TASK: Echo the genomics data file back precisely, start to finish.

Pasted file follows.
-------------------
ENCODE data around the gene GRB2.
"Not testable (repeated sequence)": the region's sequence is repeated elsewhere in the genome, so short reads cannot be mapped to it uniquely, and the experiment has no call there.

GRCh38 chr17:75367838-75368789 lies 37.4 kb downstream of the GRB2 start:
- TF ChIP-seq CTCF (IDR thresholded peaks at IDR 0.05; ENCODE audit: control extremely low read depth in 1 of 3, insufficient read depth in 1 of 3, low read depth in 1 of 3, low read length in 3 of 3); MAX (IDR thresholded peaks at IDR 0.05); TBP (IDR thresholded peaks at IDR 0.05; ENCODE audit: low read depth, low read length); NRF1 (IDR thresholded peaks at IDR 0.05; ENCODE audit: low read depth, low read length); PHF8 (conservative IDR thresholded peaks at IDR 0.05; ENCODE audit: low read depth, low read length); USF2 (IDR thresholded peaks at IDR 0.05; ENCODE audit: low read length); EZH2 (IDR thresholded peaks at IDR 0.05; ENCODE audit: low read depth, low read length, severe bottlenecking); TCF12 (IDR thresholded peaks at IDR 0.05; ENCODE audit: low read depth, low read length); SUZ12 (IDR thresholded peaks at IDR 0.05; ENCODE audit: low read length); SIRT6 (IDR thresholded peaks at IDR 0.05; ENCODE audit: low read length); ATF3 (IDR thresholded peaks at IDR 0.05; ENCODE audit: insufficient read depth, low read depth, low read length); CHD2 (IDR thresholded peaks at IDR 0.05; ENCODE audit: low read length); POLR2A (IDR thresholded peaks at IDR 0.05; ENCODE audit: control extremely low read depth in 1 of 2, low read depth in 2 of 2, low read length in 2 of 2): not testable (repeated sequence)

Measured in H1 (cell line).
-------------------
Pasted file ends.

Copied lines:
ENCODE data around the gene GRB2.
"Not testable (repeated sequence)": the region's sequence is repeated elsewhere in the genome, so short reads cannot be mapped to it uniquely, and the experiment has no call there.

GRCh38 chr17:75367838-75368789 lies 37.4 kb downstream of the GRB2 start:
- TF ChIP-seq CTCF (IDR thresholded peaks at IDR 0.05; ENCODE audit: control extremely low read depth in 1 of 3, insufficient read depth in 1 of 3, low read depth in 1 of 3, low read length in 3 of 3); MAX (IDR thresholded peaks at IDR 0.05); TBP (IDR thresholded peaks at IDR 0.05; ENCODE audit: low read depth, low read length); NRF1 (IDR thresholded peaks at IDR 0.05; ENCODE audit: low read depth, low read length); PHF8 (conservative IDR thresholded peaks at IDR 0.05; ENCODE audit: low read depth, low read length); USF2 (IDR thresholded peaks at IDR 0.05; ENCODE audit: low read length); EZH2 (IDR thresholded peaks at IDR 0.05; ENCODE audit: low read depth, low read length, severe bottlenecking); TCF12 (IDR thresholded peaks at IDR 0.05; ENCODE audit: low read depth, low read length); SUZ12 (IDR thresholded peaks at IDR 0.05; ENCODE audit: low read length); SIRT6 (IDR thresholded peaks at IDR 0.05; ENCODE audit: low read length); ATF3 (IDR thresholded peaks at IDR 0.05; ENCODE audit: insufficient read depth, low read depth, low read length); CHD2 (IDR thresholded peaks at IDR 0.05; ENCODE audit: low read length); POLR2A (IDR thresholded peaks at IDR 0.05; ENCODE audit: control extremely low read depth in 1 of 2, low read depth in 2 of 2, low read length in 2 of 2): not testable (repeated sequence)

Measured in H1 (cell line).